David Clifton currently portrays the Rev. Peter Cartwright, a real circuit-riding preacher who fought in the War of 1812. Cartwright was known as “The Fightin’ Parson.” David has been in a dozen movies made for the History Channel, most recently wrapping up “Star Spangled Banner: Francis Scott Key.” David won’t say how much money he’s put into his historic hobby, only that “it’s not cheap.” To keep costs more reasonable, his wife sews all of his clothing, which is no easy feat since it must pass muster. “As part of our Revolutionary War group, the group is inspected every few years by the Northwest Territory Alliance to assure we’re representing the period in authentic form,” says Fran. “They look at everything, right down to thread.” A quiet man, David doesn’t brag much about where this hobby has taken him, but he’s gone down a few interesting paths. In 2000, due to his involvement with the History Channel, David heard about a movie being produced called “The Patriot,” so he ﬁlled out the application, sent some photos and landed a spot in the movie starring Mel Gibson. “I was one of 600 people chosen out of 5,000 who interviewed,” says David. In a lesser-known moment of fame, David served as the model in 2003 for three of the four men portrayed in the Corps of Discovery Monument in Jefferson City — Meriwether Lewis, William Clark and York, Clark’s slave. Sally Sprague, who headed up the effort, had seen David at an event and thought he would be the perfect model. And the rest, as they say, is history, now located just east of the state Capitol building. After more than 30 years of reenacting, David says he still has a few more big battles scheduled. “I won’t quit. It’s in my blood,” he says, smiling. “But I might slow down a little and try to portray a real retired person some day.” You may write David at 17270 Maries Rd. 521, Vichy, MO 65580 or by e-mail at firstname.lastname@example.org.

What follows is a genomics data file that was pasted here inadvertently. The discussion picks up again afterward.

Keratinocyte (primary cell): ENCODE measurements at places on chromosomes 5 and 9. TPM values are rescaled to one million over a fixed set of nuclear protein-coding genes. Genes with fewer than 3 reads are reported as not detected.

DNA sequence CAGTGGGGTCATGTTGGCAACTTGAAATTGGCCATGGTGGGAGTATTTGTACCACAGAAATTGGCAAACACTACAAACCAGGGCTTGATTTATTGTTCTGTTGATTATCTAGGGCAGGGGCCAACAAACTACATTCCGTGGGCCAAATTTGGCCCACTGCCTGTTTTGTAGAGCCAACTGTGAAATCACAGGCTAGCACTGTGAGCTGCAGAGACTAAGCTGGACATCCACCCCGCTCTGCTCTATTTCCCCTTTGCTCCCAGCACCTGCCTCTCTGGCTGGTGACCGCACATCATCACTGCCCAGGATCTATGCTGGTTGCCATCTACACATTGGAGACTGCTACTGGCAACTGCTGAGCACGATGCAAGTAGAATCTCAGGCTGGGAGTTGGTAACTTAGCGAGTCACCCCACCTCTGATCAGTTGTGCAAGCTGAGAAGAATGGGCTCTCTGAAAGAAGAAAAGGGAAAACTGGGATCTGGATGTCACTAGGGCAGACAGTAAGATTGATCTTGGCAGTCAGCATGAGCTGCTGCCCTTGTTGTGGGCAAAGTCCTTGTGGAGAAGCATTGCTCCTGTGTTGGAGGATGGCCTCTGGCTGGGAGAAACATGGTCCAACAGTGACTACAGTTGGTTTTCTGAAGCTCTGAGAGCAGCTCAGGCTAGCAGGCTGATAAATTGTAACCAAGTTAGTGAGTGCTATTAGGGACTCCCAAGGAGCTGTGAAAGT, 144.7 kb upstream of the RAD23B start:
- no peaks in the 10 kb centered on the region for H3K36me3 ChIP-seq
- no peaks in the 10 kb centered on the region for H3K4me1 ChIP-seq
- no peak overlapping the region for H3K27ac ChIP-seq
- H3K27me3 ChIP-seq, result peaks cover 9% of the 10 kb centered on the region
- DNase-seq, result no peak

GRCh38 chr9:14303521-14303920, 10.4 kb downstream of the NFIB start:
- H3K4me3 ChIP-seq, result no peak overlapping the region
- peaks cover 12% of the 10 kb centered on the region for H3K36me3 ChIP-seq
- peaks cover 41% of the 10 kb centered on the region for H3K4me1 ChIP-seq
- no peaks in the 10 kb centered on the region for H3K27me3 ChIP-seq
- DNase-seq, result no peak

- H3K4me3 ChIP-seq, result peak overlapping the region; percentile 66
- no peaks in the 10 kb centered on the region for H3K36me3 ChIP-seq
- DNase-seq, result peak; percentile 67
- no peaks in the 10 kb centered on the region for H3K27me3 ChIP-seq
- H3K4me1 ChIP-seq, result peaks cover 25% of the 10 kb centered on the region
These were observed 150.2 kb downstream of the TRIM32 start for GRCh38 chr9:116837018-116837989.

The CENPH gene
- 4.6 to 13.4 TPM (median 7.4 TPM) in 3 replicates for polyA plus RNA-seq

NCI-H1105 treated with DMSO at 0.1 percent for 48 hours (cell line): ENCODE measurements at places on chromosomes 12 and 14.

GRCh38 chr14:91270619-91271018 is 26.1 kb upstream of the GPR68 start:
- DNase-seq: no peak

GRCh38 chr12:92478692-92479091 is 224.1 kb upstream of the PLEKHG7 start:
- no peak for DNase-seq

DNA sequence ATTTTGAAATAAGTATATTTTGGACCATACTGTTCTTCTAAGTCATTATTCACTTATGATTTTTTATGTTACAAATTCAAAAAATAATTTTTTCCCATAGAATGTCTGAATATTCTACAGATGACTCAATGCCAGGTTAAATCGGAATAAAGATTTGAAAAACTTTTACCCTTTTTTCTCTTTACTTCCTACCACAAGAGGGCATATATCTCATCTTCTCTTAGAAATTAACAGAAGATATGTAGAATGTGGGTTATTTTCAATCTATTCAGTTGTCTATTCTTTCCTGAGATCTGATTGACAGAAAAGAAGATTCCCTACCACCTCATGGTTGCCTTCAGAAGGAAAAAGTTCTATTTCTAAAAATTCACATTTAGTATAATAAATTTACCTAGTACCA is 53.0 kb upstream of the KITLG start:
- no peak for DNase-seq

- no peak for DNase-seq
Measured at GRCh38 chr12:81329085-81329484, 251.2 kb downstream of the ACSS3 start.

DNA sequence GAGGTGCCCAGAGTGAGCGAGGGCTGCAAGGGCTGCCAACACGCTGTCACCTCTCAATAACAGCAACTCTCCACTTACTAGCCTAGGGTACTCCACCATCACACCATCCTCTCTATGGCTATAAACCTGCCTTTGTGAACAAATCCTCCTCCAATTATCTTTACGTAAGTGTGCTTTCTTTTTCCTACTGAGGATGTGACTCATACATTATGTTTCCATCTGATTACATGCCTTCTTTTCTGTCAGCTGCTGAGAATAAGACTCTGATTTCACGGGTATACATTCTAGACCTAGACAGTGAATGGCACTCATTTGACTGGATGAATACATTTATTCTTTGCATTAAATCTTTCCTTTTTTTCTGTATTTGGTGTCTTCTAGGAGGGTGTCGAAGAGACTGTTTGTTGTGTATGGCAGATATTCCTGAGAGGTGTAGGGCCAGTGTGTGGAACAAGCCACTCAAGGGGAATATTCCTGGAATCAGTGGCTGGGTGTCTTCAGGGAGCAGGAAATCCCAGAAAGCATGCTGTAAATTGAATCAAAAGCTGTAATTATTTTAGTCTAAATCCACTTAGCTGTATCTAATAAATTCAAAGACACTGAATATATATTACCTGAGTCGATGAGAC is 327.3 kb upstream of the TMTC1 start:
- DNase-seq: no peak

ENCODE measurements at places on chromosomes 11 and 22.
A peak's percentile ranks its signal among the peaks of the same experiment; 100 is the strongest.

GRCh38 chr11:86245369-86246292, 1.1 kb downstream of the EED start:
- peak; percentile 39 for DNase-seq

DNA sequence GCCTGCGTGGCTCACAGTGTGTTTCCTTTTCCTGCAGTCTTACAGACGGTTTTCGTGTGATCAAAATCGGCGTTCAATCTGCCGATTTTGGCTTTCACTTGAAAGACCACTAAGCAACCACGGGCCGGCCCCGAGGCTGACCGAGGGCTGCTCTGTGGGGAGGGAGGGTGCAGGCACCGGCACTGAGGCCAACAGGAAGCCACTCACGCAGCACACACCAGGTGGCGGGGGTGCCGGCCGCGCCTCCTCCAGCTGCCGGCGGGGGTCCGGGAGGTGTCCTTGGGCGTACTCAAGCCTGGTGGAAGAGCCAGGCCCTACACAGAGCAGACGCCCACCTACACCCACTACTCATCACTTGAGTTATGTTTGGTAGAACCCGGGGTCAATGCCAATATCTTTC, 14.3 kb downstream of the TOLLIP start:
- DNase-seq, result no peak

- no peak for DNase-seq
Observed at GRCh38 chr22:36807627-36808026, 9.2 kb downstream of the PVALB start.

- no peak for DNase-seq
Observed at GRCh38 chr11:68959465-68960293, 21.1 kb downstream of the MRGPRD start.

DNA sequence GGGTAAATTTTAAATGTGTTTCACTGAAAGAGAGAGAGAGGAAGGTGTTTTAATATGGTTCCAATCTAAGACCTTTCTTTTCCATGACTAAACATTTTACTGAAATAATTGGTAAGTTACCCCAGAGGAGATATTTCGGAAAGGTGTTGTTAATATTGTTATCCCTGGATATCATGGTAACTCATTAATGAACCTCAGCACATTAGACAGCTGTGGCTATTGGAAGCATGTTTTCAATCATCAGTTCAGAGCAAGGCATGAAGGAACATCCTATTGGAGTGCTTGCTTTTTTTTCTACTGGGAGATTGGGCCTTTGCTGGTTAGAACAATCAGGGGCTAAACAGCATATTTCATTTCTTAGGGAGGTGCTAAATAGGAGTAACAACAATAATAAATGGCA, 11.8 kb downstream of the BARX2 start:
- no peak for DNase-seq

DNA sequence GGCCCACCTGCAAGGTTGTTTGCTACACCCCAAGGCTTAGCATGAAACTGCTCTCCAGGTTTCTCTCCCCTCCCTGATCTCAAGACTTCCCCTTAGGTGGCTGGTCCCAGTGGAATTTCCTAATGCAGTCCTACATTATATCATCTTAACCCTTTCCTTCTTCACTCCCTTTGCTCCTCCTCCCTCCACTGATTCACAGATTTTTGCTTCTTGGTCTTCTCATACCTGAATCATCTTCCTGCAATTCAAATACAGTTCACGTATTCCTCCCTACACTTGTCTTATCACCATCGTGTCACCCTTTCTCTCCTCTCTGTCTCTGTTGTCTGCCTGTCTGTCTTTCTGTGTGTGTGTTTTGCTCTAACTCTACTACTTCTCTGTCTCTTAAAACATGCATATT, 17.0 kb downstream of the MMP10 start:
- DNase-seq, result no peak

Table of Contents for the Digital Edition of Rural Missouri - November 2012
Rural Missouri - November 2012
Doing away with the ‘old scrub bull’
Cooperation among co-ops
Addicted to duck calls
Out of the Way Eats
Best of rural Missouri
Hearth and Home
Sleep like the grain
Rural Missouri - November 2012